With Easter now only a number of weeks away and with more countries allowing families to enter without undue restriction or prohibition, serious consideration is being given once more to jetting off abroad for an Easter or Summer Holiday break, and the potential of holiday contact issues.
For many parents who might be separated such that family time has to be in some way shared, the sharing of holiday time has never been an issue, but what if holiday plans or arrangements are not agreed upon?
As a starter, parents are reminded that you can only legally take a child abroad if you have the expressed consent of the other parent or anyone else with parental responsibility, or you have a Court Order in place that specifically allows for that child to leave the jurisdiction.
What is parental responsibility?
Parental responsibility is defined by section 3 (1) of the Children Act 1989 as being “all the rights, duties, powers, responsibilities and authority which by law a parent of a child has in relation to the child and his property”.
The term “parental responsibility” attempts to focus on the parents’ duties towards their child rather than the parent’s rights over their child. In practical terms, when certain decisions have to be taken about a child, all those persons that have parental responsibility are allowed to have a say in that decision, in reality, the ‘day to day’ decisions are more often than not taken by the parent the children live with but in relation to more important decisions such as education provision (where the child goes to school), consenting to medical treatment and access to medical records and determining the religion the child should be brought up with should all be decisions that are jointly arrived at.
Who has parental responsibility?
- Mothers automatically have parental responsibility from birth;
- A father who is married to or in a civil partnership with the mother will automatically have parental responsibility and will not lose it if divorced / the civil partnership is dissolved);
- Second female parents who are married to / in a civil partnership with the biological mother at the time of conception (unless conception was the result of sexual intercourse or the wife/civil partner of the biological mother did not consent to the conception);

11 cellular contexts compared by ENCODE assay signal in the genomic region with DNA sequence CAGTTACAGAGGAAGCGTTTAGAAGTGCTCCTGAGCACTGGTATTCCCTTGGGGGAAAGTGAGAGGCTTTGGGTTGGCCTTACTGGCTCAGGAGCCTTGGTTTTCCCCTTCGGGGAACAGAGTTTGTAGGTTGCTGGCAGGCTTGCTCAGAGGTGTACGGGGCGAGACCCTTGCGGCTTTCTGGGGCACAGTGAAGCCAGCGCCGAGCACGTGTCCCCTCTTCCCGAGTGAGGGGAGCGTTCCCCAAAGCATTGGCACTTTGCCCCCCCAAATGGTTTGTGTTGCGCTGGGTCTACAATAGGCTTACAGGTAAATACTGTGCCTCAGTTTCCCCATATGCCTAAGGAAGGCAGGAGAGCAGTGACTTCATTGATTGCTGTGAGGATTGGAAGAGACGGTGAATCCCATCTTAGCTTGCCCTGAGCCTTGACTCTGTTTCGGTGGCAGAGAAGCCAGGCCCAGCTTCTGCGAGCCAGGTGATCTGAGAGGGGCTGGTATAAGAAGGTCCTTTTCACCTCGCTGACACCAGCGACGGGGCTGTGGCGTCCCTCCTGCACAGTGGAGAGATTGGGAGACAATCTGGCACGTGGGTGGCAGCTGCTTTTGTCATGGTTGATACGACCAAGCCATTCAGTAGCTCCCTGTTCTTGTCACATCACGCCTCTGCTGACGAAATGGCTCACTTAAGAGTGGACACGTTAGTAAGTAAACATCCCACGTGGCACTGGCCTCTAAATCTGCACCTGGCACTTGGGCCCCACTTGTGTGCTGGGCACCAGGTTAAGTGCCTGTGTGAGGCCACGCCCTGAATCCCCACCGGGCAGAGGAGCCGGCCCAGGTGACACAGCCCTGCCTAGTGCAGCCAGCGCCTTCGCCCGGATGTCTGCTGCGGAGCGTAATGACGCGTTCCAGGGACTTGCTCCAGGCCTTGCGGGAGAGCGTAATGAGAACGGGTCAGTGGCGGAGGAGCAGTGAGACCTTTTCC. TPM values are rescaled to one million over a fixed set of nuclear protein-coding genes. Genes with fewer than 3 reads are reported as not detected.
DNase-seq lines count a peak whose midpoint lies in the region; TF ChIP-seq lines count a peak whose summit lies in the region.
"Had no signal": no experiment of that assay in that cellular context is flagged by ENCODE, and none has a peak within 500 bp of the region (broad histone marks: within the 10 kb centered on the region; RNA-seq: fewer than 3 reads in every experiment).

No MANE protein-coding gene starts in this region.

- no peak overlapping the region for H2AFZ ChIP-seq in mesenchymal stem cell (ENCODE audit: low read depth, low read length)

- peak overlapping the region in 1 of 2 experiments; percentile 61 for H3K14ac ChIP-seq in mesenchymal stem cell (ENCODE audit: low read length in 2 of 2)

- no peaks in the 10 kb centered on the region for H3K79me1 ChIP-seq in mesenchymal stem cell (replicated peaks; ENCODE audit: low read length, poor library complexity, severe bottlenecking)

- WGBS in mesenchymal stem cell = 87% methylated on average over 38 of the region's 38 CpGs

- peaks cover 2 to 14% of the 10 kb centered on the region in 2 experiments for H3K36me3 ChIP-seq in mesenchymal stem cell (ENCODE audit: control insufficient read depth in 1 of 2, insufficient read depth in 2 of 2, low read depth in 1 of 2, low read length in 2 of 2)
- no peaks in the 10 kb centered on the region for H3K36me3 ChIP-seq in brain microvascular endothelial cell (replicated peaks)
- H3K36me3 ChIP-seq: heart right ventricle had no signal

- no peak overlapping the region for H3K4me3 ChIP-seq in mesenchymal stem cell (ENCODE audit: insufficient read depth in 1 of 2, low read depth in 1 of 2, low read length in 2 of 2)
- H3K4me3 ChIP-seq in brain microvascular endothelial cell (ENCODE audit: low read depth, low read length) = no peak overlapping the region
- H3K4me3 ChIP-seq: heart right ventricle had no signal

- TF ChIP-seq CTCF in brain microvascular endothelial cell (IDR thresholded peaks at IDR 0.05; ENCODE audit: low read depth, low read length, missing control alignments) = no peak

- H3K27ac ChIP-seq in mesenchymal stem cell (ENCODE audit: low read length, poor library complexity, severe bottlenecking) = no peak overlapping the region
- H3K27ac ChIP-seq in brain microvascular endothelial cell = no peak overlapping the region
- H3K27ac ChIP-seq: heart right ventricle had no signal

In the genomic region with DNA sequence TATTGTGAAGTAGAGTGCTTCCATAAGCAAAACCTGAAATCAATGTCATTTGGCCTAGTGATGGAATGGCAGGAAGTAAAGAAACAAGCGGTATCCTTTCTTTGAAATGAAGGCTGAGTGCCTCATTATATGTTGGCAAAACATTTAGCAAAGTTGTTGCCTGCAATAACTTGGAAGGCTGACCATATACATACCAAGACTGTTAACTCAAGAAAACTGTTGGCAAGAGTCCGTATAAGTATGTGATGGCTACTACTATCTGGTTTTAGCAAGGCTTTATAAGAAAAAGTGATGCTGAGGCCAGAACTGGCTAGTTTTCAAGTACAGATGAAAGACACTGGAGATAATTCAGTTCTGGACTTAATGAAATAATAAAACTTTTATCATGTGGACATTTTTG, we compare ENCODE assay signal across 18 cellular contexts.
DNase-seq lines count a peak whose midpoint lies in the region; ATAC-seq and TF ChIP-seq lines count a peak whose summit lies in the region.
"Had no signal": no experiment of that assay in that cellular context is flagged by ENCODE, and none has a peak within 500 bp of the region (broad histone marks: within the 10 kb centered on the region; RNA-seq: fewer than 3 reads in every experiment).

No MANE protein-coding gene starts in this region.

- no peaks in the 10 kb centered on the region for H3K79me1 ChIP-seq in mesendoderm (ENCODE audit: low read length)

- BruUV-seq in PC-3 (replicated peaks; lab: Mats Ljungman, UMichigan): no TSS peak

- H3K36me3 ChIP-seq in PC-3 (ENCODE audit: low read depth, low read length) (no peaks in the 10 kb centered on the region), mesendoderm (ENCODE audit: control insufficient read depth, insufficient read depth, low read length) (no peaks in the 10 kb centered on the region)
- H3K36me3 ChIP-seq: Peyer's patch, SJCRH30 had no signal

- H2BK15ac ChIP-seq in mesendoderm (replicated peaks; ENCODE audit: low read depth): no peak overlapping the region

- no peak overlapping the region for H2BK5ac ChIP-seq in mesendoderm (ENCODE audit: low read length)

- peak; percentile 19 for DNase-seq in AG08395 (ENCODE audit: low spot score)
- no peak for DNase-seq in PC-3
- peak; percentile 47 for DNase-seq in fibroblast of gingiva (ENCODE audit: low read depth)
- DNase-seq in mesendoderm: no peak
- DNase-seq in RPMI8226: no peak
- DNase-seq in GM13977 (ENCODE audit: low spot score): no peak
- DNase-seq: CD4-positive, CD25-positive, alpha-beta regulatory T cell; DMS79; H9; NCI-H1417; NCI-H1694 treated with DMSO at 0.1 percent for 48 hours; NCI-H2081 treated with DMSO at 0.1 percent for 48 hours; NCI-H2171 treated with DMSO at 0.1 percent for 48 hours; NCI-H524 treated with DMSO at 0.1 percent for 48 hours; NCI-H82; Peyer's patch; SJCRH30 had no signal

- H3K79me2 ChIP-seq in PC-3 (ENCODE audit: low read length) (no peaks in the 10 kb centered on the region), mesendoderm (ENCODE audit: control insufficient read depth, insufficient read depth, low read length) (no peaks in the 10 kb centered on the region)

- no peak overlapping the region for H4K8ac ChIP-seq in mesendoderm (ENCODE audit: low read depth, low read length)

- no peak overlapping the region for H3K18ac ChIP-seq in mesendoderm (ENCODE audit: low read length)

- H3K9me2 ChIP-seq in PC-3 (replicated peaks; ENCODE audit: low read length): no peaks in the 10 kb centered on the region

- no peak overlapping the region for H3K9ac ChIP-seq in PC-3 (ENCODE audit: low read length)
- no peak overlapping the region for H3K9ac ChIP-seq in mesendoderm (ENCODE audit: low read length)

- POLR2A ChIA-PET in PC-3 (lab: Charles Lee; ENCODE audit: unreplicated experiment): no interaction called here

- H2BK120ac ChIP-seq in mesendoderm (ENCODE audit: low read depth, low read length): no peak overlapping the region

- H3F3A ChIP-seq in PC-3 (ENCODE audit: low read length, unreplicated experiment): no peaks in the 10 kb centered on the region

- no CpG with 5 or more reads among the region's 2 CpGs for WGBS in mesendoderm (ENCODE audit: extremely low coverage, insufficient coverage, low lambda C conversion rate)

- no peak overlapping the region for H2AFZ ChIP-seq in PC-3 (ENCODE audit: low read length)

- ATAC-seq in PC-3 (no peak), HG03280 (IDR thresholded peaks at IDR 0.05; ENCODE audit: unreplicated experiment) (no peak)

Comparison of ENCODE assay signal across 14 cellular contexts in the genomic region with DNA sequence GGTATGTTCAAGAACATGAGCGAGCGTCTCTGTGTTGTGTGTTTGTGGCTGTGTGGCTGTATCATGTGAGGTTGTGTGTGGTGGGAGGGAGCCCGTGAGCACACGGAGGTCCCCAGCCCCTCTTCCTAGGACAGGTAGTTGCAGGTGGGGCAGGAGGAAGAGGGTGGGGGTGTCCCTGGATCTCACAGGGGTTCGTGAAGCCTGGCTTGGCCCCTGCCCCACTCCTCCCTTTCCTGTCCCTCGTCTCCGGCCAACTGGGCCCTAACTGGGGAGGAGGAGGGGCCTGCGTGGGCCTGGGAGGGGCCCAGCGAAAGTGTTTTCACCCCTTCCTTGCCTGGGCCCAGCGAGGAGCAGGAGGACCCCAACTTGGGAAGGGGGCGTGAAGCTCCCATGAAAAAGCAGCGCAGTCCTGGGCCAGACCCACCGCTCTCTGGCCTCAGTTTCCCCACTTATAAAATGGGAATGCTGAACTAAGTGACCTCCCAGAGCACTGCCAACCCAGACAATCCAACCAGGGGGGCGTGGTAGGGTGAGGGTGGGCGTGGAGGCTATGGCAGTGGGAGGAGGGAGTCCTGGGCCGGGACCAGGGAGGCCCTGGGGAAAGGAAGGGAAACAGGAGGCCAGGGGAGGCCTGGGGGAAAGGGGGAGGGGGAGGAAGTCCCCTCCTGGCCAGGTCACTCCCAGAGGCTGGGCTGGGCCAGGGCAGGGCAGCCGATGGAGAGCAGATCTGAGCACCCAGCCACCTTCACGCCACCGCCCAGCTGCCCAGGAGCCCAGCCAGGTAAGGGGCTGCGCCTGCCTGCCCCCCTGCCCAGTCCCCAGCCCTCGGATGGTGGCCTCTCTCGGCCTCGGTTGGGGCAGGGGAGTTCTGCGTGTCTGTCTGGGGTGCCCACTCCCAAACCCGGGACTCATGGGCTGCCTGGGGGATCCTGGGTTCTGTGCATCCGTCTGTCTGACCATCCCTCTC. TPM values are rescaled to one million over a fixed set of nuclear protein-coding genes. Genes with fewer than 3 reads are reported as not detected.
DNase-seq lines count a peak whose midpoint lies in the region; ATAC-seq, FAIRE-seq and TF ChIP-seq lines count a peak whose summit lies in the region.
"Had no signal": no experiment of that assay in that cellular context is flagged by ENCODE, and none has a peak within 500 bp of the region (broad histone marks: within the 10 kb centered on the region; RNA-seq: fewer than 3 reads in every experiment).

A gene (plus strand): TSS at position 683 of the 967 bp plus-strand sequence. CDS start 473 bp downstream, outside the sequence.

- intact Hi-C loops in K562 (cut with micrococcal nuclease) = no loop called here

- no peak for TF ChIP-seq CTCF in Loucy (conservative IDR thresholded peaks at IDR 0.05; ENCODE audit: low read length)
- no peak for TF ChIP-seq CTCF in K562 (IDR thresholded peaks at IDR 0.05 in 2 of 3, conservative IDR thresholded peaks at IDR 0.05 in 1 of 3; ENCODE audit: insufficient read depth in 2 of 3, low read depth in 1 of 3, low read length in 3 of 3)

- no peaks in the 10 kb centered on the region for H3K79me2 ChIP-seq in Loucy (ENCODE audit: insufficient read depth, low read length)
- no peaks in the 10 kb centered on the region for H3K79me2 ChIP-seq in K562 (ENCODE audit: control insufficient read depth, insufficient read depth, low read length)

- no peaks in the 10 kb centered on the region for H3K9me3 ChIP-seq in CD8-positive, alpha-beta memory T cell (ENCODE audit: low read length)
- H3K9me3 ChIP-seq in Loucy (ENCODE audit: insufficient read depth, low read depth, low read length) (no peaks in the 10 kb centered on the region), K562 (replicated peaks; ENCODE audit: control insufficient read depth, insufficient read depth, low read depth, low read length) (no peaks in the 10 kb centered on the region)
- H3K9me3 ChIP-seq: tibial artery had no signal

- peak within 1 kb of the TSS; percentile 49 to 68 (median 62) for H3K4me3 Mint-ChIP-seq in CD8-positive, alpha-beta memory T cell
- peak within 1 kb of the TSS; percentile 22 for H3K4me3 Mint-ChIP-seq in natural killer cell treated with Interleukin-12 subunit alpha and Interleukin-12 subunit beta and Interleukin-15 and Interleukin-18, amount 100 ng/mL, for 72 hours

- Fathers who are not married to or in a civil partnership with the mother do not automatically have parental responsibility;
- Step-fathers and step-mothers do not automatically have parental responsibility
- Grandparents do not automatically have parental responsibility.
How can a father who is not married to or in a civil partnership with the mother obtain parental responsibility?
A father who is not married to or in a civil partnership with the mother can obtain parental responsibility by:
- Marrying or entering into a civil partnership with the mother;
- Having his mane registered or re-registered on the birth certificate if his name is not already registered with the mother’s consent;
- Entering into a Parental Responsibility Agreement with the mother;
- Obtaining a Parental Responsibility Order from the Court;
- Having obtained a Residence Order prior to 22 April 2014 or
- Being named as the resident parent under a later Child Arrangement’s Order.
Do I need to seek the consent of the other parent to go on holiday with my child?
If you are the parent named on a Child Arrangements Order as the parent that the child lives with, you can legally take your child out of the United Kingdom for up to one month without the consent of the other parent or persons with parental responsibility however, that being said, it is generally prudent to obtain legal advice and with a view to then obtaining the consent of all those other people with parental responsibility where possible to avoid later issues and argument that you may have ‘abducted’ the child.